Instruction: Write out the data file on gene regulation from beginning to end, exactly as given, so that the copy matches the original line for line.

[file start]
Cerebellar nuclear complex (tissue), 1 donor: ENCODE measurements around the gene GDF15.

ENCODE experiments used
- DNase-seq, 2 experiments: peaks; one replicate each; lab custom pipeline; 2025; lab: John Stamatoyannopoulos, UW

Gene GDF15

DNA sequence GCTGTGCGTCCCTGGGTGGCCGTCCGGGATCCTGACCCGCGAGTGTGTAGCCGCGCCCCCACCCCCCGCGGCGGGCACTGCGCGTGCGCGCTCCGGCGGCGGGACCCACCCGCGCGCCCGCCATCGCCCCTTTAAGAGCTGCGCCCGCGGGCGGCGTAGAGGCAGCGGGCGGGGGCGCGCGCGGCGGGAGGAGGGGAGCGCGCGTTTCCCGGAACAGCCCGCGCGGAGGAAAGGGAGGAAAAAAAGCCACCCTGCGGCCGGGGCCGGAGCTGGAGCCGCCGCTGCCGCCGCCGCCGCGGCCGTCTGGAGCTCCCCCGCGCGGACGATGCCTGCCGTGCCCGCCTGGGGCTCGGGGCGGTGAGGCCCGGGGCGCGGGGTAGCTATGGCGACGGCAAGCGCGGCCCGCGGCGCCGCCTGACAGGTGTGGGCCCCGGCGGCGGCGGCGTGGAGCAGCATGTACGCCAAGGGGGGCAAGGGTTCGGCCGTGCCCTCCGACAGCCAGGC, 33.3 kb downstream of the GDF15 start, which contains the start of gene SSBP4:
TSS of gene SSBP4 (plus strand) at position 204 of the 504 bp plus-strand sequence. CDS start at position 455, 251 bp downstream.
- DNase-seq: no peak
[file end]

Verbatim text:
Cerebellar nuclear complex (tissue), 1 donor: ENCODE measurements around the gene GDF15.

ENCODE experiments used
- DNase-seq, 2 experiments: peaks; one replicate each; lab custom pipeline; 2025; lab: John Stamatoyannopoulos, UW

Gene GDF15

DNA sequence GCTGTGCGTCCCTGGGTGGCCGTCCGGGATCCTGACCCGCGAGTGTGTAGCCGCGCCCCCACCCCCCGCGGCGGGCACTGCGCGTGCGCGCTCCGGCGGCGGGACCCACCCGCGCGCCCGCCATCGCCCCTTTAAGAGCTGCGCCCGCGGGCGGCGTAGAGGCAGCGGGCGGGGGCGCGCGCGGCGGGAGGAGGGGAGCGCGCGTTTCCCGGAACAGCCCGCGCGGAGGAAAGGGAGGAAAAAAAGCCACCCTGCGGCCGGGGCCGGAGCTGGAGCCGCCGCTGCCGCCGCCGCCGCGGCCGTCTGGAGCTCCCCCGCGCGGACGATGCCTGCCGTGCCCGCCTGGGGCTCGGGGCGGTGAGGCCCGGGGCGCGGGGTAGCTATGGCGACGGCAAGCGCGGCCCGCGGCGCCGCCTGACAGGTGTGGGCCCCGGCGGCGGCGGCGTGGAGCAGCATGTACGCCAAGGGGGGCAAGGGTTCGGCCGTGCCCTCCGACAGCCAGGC, 33.3 kb downstream of the GDF15 start, which contains the start of gene SSBP4:
TSS of gene SSBP4 (plus strand) at position 204 of the 504 bp plus-strand sequence. CDS start at position 455, 251 bp downstream.
- DNase-seq: no peak